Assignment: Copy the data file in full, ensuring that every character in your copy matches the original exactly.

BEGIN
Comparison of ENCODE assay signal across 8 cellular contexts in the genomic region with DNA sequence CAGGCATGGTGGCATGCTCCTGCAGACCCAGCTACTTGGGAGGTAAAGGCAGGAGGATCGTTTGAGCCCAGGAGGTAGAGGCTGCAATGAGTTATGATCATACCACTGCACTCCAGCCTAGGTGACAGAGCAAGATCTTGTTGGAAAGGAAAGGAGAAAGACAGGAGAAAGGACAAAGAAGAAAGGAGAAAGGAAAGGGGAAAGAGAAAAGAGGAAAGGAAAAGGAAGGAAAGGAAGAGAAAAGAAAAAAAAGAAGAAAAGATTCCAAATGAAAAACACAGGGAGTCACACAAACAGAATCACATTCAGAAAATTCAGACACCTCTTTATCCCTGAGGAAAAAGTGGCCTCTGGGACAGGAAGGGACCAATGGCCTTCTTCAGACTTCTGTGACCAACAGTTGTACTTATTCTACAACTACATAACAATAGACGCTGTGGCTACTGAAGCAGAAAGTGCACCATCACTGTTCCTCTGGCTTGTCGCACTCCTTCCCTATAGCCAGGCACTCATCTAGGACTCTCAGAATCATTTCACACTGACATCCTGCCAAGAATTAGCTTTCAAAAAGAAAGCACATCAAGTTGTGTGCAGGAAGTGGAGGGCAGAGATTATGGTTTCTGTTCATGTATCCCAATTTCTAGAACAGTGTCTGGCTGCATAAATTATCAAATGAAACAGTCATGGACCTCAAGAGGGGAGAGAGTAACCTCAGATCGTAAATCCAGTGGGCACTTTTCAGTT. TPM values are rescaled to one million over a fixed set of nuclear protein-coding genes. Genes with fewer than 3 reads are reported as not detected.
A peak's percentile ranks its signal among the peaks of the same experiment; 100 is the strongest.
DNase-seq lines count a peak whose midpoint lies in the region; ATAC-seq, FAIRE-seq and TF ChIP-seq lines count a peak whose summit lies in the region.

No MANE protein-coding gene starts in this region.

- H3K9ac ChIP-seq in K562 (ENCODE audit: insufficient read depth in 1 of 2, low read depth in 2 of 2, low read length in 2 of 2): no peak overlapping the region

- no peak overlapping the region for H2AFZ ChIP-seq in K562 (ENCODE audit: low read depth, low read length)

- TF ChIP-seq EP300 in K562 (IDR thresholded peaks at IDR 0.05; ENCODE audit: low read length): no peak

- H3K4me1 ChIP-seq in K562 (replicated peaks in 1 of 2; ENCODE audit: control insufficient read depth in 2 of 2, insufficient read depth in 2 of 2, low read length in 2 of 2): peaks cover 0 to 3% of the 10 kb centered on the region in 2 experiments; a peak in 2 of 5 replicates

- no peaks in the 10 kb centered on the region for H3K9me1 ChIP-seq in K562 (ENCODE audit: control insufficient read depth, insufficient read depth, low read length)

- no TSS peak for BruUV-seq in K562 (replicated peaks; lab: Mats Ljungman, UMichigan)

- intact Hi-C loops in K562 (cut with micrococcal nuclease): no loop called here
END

Comparison of ENCODE assay signal across 8 cellular contexts in the genomic region with DNA sequence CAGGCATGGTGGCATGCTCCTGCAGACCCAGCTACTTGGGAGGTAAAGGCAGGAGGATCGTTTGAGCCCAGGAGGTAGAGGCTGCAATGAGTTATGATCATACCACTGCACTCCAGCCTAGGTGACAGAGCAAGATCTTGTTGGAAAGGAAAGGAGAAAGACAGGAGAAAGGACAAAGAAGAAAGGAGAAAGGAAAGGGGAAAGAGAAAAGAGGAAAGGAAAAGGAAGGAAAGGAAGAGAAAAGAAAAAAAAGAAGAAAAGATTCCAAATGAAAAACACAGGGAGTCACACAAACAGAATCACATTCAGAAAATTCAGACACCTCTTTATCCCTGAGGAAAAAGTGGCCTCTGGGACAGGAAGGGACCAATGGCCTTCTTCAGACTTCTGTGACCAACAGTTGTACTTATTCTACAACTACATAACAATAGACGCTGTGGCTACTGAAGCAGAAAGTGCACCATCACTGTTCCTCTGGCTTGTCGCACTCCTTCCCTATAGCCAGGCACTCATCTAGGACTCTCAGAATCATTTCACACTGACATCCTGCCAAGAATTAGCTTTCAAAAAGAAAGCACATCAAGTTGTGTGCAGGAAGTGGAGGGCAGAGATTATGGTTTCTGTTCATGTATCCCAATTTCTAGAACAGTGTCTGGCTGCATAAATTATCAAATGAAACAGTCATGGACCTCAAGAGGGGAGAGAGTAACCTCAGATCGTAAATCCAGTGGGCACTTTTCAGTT. TPM values are rescaled to one million over a fixed set of nuclear protein-coding genes. Genes with fewer than 3 reads are reported as not detected.
A peak's percentile ranks its signal among the peaks of the same experiment; 100 is the strongest.
DNase-seq lines count a peak whose midpoint lies in the region; ATAC-seq, FAIRE-seq and TF ChIP-seq lines count a peak whose summit lies in the region.

No MANE protein-coding gene starts in this region.

- H3K9ac ChIP-seq in K562 (ENCODE audit: insufficient read depth in 1 of 2, low read depth in 2 of 2, low read length in 2 of 2): no peak overlapping the region

- no peak overlapping the region for H2AFZ ChIP-seq in K562 (ENCODE audit: low read depth, low read length)

- TF ChIP-seq EP300 in K562 (IDR thresholded peaks at IDR 0.05; ENCODE audit: low read length): no peak

- H3K4me1 ChIP-seq in K562 (replicated peaks in 1 of 2; ENCODE audit: control insufficient read depth in 2 of 2, insufficient read depth in 2 of 2, low read length in 2 of 2): peaks cover 0 to 3% of the 10 kb centered on the region in 2 experiments; a peak in 2 of 5 replicates

- no peaks in the 10 kb centered on the region for H3K9me1 ChIP-seq in K562 (ENCODE audit: control insufficient read depth, insufficient read depth, low read length)

- no TSS peak for BruUV-seq in K562 (replicated peaks; lab: Mats Ljungman, UMichigan)

- intact Hi-C loops in K562 (cut with micrococcal nuclease): no loop called here